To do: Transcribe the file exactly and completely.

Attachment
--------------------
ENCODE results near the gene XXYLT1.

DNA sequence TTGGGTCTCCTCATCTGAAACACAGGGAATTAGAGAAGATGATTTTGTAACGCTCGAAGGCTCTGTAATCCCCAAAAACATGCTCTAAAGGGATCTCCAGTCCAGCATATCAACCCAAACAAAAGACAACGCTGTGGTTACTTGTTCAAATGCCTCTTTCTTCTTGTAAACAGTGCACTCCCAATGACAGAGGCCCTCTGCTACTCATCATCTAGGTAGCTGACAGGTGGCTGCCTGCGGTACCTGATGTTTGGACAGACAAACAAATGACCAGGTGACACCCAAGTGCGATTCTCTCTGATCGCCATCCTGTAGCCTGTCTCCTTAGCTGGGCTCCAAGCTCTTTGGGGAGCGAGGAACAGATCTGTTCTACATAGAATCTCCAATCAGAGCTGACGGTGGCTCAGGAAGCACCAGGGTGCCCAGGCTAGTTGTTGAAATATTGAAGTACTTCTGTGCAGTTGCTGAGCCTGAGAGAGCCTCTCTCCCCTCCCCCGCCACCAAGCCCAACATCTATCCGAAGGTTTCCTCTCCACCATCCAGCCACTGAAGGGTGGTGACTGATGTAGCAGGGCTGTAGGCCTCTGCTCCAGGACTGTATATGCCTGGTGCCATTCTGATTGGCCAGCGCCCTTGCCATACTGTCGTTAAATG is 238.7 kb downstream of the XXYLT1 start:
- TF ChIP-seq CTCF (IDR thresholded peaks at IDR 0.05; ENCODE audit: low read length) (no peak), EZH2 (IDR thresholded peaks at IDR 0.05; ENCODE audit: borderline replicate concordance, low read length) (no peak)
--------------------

ENCODE results near the gene XXYLT1.

DNA sequence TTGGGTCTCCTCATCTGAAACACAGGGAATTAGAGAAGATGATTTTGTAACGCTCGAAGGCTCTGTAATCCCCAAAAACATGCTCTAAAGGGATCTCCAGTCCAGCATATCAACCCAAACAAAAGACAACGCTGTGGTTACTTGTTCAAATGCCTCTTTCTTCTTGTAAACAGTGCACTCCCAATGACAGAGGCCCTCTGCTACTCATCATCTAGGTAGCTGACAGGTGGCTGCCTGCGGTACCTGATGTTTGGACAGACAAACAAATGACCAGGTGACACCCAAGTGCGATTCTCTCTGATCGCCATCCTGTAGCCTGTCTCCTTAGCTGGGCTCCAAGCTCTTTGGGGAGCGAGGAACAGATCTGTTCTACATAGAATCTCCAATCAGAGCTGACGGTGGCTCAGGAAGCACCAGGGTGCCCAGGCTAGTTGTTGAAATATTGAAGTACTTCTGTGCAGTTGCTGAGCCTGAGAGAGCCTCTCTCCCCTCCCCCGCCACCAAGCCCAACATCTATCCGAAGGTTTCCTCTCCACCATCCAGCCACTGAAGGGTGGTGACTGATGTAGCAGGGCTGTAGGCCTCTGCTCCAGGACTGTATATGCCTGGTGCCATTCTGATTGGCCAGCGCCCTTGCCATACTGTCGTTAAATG is 238.7 kb downstream of the XXYLT1 start:
- TF ChIP-seq CTCF (IDR thresholded peaks at IDR 0.05; ENCODE audit: low read length) (no peak), EZH2 (IDR thresholded peaks at IDR 0.05; ENCODE audit: borderline replicate concordance, low read length) (no peak)